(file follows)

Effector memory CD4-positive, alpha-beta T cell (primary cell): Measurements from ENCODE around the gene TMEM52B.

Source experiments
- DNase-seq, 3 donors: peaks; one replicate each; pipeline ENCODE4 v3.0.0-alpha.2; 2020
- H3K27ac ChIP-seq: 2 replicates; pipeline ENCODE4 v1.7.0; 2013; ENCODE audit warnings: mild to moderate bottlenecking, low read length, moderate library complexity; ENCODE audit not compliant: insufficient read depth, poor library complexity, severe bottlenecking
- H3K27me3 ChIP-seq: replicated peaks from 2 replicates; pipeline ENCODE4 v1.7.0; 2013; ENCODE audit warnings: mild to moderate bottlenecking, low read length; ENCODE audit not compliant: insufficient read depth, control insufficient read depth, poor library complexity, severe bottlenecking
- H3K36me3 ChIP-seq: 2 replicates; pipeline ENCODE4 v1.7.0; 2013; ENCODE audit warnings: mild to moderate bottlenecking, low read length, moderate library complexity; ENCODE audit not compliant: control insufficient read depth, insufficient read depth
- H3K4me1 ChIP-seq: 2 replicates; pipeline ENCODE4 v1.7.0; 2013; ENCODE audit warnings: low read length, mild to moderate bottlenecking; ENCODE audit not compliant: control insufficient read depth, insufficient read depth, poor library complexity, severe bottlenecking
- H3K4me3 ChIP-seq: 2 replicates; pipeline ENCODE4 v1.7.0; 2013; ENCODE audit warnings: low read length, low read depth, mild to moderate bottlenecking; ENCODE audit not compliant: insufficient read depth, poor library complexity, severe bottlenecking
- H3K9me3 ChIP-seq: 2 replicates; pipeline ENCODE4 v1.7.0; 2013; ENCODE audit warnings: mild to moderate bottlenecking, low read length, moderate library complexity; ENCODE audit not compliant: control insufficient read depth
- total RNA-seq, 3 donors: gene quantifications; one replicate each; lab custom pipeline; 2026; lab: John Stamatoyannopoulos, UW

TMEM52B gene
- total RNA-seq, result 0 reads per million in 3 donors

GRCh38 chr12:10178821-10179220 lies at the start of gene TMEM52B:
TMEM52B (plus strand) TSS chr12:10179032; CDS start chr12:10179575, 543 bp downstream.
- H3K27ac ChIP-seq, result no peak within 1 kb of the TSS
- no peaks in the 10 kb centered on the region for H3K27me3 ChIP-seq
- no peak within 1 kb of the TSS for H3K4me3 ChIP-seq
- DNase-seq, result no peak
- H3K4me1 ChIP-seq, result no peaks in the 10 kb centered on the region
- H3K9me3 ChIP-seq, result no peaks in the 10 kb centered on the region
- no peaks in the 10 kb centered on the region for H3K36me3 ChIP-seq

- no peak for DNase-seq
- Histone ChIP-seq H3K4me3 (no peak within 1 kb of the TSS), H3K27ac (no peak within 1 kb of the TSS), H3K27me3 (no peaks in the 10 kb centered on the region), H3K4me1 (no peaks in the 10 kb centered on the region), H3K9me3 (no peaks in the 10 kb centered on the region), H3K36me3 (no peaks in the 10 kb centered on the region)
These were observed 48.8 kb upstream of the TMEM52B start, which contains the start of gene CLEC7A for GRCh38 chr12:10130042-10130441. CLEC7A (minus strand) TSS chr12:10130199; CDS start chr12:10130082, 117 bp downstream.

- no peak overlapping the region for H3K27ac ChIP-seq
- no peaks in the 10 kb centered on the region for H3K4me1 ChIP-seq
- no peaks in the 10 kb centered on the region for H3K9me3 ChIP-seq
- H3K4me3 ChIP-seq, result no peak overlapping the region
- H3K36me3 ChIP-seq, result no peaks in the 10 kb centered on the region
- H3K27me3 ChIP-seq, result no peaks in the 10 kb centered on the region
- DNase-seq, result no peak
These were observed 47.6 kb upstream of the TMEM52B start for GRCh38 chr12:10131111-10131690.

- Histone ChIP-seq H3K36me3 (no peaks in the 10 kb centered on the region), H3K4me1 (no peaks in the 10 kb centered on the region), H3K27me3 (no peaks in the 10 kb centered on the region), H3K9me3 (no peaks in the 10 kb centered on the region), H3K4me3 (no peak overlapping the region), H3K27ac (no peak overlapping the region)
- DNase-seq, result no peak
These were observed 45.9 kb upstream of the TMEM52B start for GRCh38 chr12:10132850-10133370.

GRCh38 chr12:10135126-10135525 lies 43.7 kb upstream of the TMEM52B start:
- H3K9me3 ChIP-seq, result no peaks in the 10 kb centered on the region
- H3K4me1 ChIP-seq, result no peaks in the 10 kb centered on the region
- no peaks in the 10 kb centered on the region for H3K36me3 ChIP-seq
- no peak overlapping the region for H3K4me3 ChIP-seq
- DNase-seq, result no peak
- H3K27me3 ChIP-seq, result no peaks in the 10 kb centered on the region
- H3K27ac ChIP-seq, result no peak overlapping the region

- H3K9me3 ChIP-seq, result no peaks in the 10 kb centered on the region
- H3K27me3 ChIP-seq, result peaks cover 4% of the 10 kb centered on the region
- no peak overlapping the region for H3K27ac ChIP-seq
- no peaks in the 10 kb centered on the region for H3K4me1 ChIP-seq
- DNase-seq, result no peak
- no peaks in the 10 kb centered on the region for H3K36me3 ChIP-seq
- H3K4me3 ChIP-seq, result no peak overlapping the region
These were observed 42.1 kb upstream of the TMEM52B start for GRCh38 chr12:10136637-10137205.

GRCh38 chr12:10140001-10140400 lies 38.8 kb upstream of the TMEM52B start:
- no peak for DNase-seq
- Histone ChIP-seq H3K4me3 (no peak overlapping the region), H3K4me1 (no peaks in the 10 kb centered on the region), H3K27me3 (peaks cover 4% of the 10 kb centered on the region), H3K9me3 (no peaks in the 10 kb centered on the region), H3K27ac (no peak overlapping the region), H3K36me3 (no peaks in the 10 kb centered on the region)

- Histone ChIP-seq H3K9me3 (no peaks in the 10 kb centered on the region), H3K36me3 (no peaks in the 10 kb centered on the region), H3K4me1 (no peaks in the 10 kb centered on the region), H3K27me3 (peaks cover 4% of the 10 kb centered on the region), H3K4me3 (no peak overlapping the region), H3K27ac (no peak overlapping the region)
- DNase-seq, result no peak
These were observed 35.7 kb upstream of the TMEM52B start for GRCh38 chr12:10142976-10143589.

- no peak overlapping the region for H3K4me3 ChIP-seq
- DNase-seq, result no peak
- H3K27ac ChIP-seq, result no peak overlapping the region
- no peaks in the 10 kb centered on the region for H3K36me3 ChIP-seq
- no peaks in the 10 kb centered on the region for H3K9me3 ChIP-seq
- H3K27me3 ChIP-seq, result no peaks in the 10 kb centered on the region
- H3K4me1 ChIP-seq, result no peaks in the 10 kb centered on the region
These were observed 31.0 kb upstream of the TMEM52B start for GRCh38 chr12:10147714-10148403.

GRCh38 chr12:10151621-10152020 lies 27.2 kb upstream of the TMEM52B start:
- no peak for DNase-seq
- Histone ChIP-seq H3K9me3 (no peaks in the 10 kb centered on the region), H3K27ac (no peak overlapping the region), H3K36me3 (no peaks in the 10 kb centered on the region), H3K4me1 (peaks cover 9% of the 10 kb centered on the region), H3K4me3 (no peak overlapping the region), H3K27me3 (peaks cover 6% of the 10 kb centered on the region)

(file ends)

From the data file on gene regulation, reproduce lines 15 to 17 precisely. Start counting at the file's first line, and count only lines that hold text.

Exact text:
- H3K27ac ChIP-seq, result no peak within 1 kb of the TSS
- no peaks in the 10 kb centered on the region for H3K27me3 ChIP-seq
- no peak within 1 kb of the TSS for H3K4me3 ChIP-seq